(PhysOrg.com) -- The old proverb, "Birds of a feather flock together," might be in need of a rewrite, according to University of Alberta findings about chickadees. Researchers have divided chickadees into two personality types and their results could determine if they do, indeed, flock together.
Lead researcher Lauren Guillette says the first step in their research involved looking at how the song birds check out new territory.
“We characterized our chickadees as fast explorers or slow explorers,” said Guillette, and the chickadees were then released into a large room lined with artificial trees. Researchers recorded how many trees, if any, the birds visited. Fast explorers flew to more trees, while slow explorers either stayed at the room entrance or visited only a couple of trees.
Guillette, a PhD provisional candidate in psychology, says fast explorers are bold and go straight for what they want, while slow explorers are shy and take their time.
“Bold animals are generally more aggressive in pursuit of food or a mate,” said Guillette. “But a shy or cautious animal might be harder target for predators and might have a longer life span.”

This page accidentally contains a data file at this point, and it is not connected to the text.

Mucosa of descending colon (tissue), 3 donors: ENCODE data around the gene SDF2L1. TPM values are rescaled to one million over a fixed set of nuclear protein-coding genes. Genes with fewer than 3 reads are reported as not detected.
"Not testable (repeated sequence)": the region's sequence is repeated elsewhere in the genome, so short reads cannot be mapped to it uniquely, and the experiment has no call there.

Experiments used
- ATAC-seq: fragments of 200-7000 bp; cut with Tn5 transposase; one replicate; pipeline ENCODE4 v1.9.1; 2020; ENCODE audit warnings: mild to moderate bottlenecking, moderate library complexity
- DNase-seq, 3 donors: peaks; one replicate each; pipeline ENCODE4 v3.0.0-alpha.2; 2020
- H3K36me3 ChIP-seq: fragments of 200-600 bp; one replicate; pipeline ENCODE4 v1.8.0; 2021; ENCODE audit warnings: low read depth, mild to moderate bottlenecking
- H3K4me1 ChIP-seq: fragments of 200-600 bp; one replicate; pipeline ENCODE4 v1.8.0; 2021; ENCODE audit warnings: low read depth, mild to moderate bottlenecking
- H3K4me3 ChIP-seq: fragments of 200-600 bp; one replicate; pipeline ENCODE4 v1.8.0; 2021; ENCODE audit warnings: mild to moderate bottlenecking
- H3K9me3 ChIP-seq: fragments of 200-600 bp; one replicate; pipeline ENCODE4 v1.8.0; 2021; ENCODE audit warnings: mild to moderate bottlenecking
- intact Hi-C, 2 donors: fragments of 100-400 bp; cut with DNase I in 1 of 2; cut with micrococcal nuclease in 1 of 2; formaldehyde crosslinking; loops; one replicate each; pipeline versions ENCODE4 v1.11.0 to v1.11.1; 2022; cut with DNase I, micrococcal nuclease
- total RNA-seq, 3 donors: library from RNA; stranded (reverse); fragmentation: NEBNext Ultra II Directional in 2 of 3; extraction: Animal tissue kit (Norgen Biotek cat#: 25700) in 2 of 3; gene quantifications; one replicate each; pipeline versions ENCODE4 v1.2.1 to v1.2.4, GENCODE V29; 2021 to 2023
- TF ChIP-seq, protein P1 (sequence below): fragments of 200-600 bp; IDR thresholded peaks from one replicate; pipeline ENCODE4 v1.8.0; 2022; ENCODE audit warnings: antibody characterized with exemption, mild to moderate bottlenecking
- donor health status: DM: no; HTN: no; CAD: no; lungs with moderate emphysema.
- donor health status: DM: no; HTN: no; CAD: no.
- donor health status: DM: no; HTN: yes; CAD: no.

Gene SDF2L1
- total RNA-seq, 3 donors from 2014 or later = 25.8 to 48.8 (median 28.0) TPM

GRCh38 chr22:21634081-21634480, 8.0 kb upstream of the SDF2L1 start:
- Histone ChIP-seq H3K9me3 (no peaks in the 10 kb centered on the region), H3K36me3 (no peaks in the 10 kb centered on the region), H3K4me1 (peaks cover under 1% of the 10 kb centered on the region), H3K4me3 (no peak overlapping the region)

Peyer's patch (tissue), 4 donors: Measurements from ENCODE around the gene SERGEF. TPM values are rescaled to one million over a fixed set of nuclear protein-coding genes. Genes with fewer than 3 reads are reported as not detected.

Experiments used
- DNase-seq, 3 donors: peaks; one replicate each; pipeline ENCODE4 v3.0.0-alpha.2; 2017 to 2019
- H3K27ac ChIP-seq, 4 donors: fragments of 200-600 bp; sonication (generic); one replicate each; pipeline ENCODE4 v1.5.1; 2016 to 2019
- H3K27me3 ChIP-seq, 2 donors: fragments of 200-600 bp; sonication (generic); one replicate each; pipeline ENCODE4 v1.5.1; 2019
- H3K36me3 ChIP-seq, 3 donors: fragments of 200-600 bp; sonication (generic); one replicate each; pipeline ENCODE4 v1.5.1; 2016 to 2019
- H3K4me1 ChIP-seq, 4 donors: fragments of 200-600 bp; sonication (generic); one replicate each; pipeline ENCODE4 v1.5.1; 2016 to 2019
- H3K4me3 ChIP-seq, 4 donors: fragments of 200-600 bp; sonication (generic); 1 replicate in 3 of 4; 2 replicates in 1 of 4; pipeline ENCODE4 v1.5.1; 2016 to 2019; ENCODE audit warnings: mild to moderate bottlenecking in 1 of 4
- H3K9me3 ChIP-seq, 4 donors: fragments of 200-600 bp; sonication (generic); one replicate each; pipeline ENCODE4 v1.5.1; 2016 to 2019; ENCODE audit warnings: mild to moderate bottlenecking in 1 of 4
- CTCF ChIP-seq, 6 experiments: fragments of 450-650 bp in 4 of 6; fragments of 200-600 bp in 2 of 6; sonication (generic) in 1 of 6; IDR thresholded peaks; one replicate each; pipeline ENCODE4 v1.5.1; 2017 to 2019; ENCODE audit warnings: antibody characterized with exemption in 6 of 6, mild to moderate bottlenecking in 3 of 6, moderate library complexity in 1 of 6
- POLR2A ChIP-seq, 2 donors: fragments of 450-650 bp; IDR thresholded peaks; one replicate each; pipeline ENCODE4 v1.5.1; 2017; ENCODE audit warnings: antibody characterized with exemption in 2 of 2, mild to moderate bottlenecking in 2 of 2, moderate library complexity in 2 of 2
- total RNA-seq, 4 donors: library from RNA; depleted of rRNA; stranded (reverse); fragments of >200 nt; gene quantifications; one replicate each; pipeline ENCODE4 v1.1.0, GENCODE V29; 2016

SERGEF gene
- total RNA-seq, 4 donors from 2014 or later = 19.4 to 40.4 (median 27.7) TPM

To push their knowledge of how different animal personalities might adapt to situations in the wild, the researchers put the fast and slow exploring chickadees to a learning test.
The birds were offered two separate recorded types of notes of chickadee sounds but only one was associated with a food reward. Guillette says both the fast and slow explorers caught on quickly and learned the rules of the task, but when the food-reward signal was switched to the other type of notes, the shy birds adapted more quickly than the bold chickadees.
“A lot of researchers had theorized that slow exploring birds will adapt faster to a changing environment, but we are among the first to actually put the theory to the test,” said Guillette.
Outside the laboratory in the real world of chickadees, Guillette says a slow explorer’s adaptability advantage shows itself when there’s a change in its environment. That change could be the food supply, which could be affected by something as simple as the temporary absence of a homeowner who routinely filled a backyard bird feeder.
The researchers are cautious about linking bold and shy chickadees to human characteristics, but study co-author and U of A psychology researcher Chris Sturdy says there could be similarities. “If you wanted to anthropomorphize the research, the bold ones would be the charge straight ahead, go get ‘em type of person.”
Sturdy adds the study helped the team build new bridges in interdisciplinary research. “We wanted to combine techniques of psychological testing to biological phenomenon and it worked.”
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The research was published online earlier this month in Proceedings of the Royal Society, Biological Sciences.